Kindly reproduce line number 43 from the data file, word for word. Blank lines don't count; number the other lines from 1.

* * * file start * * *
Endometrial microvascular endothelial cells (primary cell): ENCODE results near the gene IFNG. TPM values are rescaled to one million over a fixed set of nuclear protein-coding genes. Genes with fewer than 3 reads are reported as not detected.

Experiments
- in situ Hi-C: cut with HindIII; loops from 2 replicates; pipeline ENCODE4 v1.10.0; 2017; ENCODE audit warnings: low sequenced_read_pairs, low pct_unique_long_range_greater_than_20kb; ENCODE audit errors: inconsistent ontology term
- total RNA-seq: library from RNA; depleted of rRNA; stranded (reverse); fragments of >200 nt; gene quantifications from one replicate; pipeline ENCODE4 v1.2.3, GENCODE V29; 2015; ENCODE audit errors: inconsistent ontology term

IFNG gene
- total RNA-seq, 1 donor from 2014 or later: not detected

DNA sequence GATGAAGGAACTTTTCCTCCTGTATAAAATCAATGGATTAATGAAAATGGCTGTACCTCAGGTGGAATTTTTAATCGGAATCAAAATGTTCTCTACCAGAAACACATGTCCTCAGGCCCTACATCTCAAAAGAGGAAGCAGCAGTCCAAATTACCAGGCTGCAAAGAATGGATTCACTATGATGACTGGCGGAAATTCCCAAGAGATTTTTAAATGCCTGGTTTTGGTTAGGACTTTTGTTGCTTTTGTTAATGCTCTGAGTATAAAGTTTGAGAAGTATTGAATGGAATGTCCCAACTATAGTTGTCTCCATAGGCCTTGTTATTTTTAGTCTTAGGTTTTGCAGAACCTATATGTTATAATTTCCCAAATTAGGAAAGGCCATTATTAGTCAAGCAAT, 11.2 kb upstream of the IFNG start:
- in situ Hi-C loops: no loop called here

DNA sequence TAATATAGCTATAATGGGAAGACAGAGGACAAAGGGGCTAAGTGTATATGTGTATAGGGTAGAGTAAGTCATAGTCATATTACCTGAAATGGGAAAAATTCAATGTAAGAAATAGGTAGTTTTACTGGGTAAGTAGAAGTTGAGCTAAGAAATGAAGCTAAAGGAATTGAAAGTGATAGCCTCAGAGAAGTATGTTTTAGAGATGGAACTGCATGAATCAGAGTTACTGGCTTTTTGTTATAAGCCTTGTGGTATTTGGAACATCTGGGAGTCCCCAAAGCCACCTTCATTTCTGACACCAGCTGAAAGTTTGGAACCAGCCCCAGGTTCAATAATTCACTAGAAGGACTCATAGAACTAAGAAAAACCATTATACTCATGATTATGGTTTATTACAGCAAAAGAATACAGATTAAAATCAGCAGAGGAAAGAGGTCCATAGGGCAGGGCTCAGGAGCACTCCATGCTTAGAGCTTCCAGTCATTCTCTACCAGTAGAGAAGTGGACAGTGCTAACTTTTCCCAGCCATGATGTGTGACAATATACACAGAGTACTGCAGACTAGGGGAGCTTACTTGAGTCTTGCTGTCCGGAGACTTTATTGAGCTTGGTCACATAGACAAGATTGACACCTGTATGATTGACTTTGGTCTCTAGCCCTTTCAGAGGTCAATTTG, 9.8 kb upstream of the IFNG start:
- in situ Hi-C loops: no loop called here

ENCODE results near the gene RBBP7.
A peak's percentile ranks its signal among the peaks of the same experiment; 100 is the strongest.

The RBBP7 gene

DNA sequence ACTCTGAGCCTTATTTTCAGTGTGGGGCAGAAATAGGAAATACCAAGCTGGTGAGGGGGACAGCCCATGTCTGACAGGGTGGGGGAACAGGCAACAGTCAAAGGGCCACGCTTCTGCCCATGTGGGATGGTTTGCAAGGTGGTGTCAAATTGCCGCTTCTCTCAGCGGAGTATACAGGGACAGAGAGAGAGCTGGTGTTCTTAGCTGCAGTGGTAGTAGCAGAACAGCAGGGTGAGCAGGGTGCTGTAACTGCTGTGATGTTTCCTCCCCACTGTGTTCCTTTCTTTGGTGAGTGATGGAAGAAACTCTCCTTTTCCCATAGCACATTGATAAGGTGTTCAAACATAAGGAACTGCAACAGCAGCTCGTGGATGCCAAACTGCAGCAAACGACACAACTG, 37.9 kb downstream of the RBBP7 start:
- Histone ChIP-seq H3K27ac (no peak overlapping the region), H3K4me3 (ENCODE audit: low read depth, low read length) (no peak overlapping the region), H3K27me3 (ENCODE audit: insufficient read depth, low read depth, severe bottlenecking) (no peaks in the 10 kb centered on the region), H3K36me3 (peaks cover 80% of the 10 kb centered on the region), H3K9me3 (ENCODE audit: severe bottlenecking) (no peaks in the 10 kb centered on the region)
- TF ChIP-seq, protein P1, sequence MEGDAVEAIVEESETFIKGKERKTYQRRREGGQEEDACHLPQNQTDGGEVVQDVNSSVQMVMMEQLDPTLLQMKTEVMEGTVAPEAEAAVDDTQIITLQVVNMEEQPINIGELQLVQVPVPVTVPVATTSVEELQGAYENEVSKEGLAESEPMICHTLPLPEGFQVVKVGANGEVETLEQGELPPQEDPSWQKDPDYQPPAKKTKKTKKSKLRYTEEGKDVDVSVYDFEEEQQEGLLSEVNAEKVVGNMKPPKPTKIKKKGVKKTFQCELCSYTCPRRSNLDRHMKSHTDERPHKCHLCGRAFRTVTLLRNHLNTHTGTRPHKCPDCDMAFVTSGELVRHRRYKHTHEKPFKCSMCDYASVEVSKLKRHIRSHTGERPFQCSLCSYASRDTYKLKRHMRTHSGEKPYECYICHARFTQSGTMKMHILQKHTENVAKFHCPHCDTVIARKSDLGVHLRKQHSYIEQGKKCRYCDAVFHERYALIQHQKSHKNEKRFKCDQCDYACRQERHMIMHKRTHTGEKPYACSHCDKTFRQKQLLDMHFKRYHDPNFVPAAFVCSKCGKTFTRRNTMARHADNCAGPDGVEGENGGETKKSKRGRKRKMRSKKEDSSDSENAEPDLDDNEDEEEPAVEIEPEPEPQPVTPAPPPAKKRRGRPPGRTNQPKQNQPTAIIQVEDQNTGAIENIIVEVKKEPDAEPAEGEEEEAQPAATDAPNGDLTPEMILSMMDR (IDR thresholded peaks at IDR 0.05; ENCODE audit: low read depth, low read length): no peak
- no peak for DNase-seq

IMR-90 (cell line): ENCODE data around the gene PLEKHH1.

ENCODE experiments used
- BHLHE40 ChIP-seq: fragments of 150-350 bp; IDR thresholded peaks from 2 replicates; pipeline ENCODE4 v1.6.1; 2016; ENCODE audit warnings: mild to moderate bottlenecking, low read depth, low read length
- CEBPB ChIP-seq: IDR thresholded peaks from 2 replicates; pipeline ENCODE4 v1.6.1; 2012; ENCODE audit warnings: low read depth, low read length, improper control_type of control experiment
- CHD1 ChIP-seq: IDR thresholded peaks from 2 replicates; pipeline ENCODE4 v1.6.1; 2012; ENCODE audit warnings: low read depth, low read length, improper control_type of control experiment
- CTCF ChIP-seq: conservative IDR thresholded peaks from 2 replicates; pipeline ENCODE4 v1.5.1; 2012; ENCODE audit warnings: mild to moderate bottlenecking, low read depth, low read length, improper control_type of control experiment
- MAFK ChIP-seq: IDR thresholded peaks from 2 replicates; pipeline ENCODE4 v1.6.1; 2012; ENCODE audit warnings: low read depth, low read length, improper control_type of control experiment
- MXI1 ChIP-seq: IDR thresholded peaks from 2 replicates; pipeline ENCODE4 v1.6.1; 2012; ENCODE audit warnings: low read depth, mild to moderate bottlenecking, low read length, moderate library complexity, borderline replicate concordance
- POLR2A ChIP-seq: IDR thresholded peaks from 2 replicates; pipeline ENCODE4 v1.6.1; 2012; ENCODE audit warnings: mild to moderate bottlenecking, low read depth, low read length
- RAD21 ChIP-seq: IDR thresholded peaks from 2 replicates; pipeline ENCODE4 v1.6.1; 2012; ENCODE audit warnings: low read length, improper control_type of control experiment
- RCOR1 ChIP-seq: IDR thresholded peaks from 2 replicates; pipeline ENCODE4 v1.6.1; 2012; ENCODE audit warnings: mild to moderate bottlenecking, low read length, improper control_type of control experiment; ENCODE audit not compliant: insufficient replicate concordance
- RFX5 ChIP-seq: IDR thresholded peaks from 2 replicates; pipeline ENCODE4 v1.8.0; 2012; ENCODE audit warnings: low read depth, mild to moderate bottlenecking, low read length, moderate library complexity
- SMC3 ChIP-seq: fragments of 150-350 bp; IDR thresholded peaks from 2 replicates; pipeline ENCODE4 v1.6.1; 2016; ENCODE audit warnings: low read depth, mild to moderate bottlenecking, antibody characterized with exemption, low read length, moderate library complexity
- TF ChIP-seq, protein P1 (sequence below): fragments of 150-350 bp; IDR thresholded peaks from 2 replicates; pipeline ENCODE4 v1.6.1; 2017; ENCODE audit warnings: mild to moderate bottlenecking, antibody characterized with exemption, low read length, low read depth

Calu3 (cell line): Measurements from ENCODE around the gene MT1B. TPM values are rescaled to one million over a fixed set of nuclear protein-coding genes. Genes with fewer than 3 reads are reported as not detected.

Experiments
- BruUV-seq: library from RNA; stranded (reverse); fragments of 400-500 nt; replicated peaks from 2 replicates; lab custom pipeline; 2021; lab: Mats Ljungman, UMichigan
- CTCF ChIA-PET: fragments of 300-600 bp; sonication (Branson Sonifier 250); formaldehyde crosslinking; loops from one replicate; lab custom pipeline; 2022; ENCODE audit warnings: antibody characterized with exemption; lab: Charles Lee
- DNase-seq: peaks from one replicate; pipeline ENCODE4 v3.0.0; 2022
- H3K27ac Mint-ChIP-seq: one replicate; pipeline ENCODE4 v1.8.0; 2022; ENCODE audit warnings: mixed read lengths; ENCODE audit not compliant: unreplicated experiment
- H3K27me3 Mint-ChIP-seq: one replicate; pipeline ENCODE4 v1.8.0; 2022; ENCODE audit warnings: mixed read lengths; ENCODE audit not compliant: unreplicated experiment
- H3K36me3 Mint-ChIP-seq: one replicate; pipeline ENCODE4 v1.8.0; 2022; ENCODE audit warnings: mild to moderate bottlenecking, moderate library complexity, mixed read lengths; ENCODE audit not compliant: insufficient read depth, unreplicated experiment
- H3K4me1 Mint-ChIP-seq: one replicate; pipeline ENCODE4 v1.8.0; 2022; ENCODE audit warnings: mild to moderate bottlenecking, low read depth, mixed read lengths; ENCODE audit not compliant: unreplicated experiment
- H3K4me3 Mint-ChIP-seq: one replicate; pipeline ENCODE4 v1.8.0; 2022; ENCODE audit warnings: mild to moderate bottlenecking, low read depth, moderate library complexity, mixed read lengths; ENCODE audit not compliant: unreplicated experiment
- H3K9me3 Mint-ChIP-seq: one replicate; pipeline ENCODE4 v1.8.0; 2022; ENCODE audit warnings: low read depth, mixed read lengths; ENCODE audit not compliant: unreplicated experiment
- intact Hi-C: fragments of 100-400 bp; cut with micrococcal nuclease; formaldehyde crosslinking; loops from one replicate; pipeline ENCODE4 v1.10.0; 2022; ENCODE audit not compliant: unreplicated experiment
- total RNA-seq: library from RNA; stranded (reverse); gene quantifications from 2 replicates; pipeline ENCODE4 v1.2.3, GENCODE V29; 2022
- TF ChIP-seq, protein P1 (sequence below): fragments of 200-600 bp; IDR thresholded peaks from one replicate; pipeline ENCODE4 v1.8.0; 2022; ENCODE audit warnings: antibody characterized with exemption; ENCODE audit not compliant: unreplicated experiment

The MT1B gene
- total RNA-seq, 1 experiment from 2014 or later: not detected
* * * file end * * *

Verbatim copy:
- intact Hi-C: fragments of 100-400 bp; cut with micrococcal nuclease; formaldehyde crosslinking; loops from one replicate; pipeline ENCODE4 v1.10.0; 2022; ENCODE audit not compliant: unreplicated experiment